No, it is not about me. I am merely/humbly/proudly (all at the same time), an instrument God is using in His Story. What I give is the five loaves and two fish, and God multiplies it to “feed” thousands. To encourage, inspire and challenge many. What an honour and a privilege it is to be used by God.

So that was the “Heartbreak” part of my title. Now for the HOPE.

Compassion works in 26 countries through partnering with local churches. I love it. The church is the Body of Christ. The hands and feet of Jesus. They set up Child Development Centres, or “Projects” where the children go to be loved, cared for, encouraged, fed.

I have now visited 26 of my sponsored kids, in 10 countries and the Compassion Projects are seriously my favourite places in the world. They are filled with life, love, energy, hope, dreams, laughter.

The Project workers are nearly all volunteers from the local church, who literally give their lives for these kids and their families. They are true heroes. They sacrifice, build relationships and KNOW them, because they want to share the love of God with them. Extravagant love, unearned, undeserved.

There are a couple of reasons the money from sponsors does not go directly to the families in the form of cash. One is the potential for corruption by authorities or misuse by the parents or extended family. But the simple reason is that the Project workers know the families so well, and know what their needs are. Every dollar spent is audited at three levels. Receipts are kept, photos of purchases are taken. I’ve seen it. The integrity is beyond question.    

On my trip the visits to the Compassion Projects provided the HOPE. There was lots of footy (Australian football) played. Lots of singing, dancing, laughing, running, jumping. Lots of music – anywhere there was a guitar, piano or drum kit, I was on it. I saw workshops in action. Teaching kids skills that can be used for income-generation and helping their families. Giving them a way out. I left the Projects confident that God was there, and He was their HOPE.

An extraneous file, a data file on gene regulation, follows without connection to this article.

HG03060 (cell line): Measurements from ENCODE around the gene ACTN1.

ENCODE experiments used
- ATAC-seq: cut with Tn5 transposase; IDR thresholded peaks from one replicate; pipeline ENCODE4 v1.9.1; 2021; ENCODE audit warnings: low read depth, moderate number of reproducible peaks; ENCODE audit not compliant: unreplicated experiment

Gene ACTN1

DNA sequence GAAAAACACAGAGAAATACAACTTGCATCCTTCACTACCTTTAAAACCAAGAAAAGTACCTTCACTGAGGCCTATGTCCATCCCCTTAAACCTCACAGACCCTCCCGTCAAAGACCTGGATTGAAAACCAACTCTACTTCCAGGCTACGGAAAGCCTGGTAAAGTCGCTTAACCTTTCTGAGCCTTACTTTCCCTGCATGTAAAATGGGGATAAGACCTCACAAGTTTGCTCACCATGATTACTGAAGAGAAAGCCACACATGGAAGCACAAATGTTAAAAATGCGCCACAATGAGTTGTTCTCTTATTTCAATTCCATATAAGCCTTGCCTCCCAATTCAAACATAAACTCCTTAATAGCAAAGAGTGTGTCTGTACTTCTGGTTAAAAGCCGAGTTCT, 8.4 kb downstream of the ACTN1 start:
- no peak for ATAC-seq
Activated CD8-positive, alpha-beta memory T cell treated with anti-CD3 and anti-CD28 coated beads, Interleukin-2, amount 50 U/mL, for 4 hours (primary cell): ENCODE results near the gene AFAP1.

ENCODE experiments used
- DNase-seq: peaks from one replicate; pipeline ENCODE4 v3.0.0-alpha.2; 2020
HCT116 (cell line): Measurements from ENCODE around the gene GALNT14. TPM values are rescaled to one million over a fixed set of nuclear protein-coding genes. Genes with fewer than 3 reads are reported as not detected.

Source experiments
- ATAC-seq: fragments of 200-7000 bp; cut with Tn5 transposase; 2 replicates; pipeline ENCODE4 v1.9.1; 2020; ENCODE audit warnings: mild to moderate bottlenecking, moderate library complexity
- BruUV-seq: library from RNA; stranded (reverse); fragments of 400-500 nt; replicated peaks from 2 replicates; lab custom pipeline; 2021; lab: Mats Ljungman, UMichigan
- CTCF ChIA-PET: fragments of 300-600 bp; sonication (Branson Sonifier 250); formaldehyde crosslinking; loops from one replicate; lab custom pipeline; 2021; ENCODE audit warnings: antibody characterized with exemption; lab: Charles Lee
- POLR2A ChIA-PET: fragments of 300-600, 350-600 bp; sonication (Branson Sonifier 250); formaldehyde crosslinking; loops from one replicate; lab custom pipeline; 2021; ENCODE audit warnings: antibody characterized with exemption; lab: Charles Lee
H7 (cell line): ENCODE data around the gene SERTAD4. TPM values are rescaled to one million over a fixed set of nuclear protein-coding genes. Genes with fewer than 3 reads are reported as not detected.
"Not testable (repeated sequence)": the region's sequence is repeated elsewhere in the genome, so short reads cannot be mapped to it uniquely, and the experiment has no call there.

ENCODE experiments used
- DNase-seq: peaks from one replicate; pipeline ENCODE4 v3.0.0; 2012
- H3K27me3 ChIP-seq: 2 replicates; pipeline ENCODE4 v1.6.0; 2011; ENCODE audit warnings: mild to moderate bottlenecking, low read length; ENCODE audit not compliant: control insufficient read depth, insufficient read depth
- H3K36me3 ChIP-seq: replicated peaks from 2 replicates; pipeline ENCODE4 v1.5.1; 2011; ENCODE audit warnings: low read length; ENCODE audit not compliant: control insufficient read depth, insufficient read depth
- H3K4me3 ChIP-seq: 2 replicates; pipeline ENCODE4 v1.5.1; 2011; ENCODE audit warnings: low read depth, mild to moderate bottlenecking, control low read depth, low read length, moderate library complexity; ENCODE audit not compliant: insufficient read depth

Looking back, I love seeing the number of situations where I had nothing to offer but PRAYER. I didn’t necessarily like being in those situations at the time, because I felt so useless, helpless and inadequate, but as the Bible says “His strength is made perfect in my weakness.” That statement rang true on too many occasions.

I was left with the profound realisation that when everything else is stripped away and we’re left with nothing but complete and utter dependence on God, that’s when He does His best and most powerful work.

Being able to pray with and for these precious families was such a humbling experience and a privilege, I often struggled to hold it together. The fact we can come directly to the Creator of the Universe and He listens and responds to us. He WANTS to hear from us, and YEARNS to have a relationship with us.

I was able to pray for a miracle of healing. For provision of jobs, houses and food. For strength, courage, wisdom and knowledge. For God’s peace and security to come on each family. For barriers to be broken down so that the families would fully come to know and rely on God for their needs. I was also able to pray for a beautiful group of 13-15 year old girls on behalf of their sponsors who most likely will never get to visit them.

The amazing thing was, the thing I quite often found myself praying the most was THANKS. I was in the middle of this profound experience, smacked around by the realities of life in poverty and the word I kept hearing myself say the most was THANKS?

My two most impacting experiences both involved prayer.
One was with the young mum of the only boy I visited on this trip. I have shared about this in another blog, but seeing her circumstance, her loneliness, her brokenness, we went out into the backyard, and as I looked at the hole in the ground that was their toilet, I had nothing. I was lost, for words and for actions. I held her close, and verbalised the only thought that came to my mind, the only thing left: JESUS. Being able to pray for that woman was so precious, and I’m grateful to God for the opportunity.

My last visit in the Dominican Republic was not one of the most memorable or exciting. I barely got anything out of her all day, and to be honest was ready to go home. However, God turned it into possibly the most eternally significant moment, and showed me what can happen when you pluck up courage and act on a prompting from God.